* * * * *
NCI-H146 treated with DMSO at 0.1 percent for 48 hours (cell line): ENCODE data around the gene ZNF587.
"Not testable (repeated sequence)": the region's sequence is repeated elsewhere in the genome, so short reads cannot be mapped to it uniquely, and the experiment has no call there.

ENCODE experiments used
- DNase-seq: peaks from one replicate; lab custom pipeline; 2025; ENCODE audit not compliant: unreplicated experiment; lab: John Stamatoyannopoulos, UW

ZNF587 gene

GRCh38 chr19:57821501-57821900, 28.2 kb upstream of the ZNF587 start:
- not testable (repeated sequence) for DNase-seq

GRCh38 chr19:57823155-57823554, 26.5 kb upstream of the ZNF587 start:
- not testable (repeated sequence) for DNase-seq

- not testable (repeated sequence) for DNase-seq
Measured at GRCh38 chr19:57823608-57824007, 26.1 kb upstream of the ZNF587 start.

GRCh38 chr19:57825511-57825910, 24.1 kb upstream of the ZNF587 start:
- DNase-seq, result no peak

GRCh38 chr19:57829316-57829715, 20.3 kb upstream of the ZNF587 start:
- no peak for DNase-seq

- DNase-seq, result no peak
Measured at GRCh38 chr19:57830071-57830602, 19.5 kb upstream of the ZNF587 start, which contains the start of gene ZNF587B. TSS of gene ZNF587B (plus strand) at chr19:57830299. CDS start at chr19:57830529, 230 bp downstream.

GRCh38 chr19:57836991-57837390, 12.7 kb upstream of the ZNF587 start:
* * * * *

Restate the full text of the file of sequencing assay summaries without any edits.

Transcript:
NCI-H146 treated with DMSO at 0.1 percent for 48 hours (cell line): ENCODE data around the gene ZNF587.
"Not testable (repeated sequence)": the region's sequence is repeated elsewhere in the genome, so short reads cannot be mapped to it uniquely, and the experiment has no call there.

ENCODE experiments used
- DNase-seq: peaks from one replicate; lab custom pipeline; 2025; ENCODE audit not compliant: unreplicated experiment; lab: John Stamatoyannopoulos, UW

ZNF587 gene

GRCh38 chr19:57821501-57821900, 28.2 kb upstream of the ZNF587 start:
- not testable (repeated sequence) for DNase-seq

GRCh38 chr19:57823155-57823554, 26.5 kb upstream of the ZNF587 start:
- not testable (repeated sequence) for DNase-seq

- not testable (repeated sequence) for DNase-seq
Measured at GRCh38 chr19:57823608-57824007, 26.1 kb upstream of the ZNF587 start.

GRCh38 chr19:57825511-57825910, 24.1 kb upstream of the ZNF587 start:
- DNase-seq, result no peak

GRCh38 chr19:57829316-57829715, 20.3 kb upstream of the ZNF587 start:
- no peak for DNase-seq

- DNase-seq, result no peak
Measured at GRCh38 chr19:57830071-57830602, 19.5 kb upstream of the ZNF587 start, which contains the start of gene ZNF587B. TSS of gene ZNF587B (plus strand) at chr19:57830299. CDS start at chr19:57830529, 230 bp downstream.

GRCh38 chr19:57836991-57837390, 12.7 kb upstream of the ZNF587 start: